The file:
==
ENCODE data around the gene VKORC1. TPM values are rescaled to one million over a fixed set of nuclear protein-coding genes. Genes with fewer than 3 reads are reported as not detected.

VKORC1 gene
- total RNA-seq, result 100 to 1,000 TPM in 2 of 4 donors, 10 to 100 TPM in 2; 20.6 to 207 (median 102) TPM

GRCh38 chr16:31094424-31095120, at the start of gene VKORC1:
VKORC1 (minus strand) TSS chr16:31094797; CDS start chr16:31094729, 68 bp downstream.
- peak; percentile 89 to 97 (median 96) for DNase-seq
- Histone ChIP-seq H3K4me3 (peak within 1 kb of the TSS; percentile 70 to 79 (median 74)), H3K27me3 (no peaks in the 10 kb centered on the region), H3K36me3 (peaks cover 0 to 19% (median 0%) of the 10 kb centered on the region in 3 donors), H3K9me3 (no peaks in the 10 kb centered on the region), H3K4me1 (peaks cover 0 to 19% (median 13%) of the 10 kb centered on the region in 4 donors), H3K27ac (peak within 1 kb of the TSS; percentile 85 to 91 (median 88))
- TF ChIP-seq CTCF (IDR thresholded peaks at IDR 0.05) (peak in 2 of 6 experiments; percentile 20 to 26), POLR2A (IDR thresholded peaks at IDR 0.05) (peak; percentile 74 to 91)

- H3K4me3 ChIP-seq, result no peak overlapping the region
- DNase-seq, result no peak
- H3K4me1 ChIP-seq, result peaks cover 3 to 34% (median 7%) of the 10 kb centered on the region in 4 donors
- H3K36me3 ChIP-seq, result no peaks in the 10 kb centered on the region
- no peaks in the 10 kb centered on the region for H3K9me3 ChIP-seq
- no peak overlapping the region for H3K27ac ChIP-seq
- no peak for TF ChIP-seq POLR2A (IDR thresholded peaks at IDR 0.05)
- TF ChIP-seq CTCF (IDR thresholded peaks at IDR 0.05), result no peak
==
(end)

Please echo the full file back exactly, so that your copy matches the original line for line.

ENCODE data around the gene VKORC1. TPM values are rescaled to one million over a fixed set of nuclear protein-coding genes. Genes with fewer than 3 reads are reported as not detected.

VKORC1 gene
- total RNA-seq, result 100 to 1,000 TPM in 2 of 4 donors, 10 to 100 TPM in 2; 20.6 to 207 (median 102) TPM

GRCh38 chr16:31094424-31095120, at the start of gene VKORC1:
VKORC1 (minus strand) TSS chr16:31094797; CDS start chr16:31094729, 68 bp downstream.
- peak; percentile 89 to 97 (median 96) for DNase-seq
- Histone ChIP-seq H3K4me3 (peak within 1 kb of the TSS; percentile 70 to 79 (median 74)), H3K27me3 (no peaks in the 10 kb centered on the region), H3K36me3 (peaks cover 0 to 19% (median 0%) of the 10 kb centered on the region in 3 donors), H3K9me3 (no peaks in the 10 kb centered on the region), H3K4me1 (peaks cover 0 to 19% (median 13%) of the 10 kb centered on the region in 4 donors), H3K27ac (peak within 1 kb of the TSS; percentile 85 to 91 (median 88))
- TF ChIP-seq CTCF (IDR thresholded peaks at IDR 0.05) (peak in 2 of 6 experiments; percentile 20 to 26), POLR2A (IDR thresholded peaks at IDR 0.05) (peak; percentile 74 to 91)

- H3K4me3 ChIP-seq, result no peak overlapping the region
- DNase-seq, result no peak
- H3K4me1 ChIP-seq, result peaks cover 3 to 34% (median 7%) of the 10 kb centered on the region in 4 donors
- H3K36me3 ChIP-seq, result no peaks in the 10 kb centered on the region
- no peaks in the 10 kb centered on the region for H3K9me3 ChIP-seq
- no peak overlapping the region for H3K27ac ChIP-seq
- no peak for TF ChIP-seq POLR2A (IDR thresholded peaks at IDR 0.05)
- TF ChIP-seq CTCF (IDR thresholded peaks at IDR 0.05), result no peak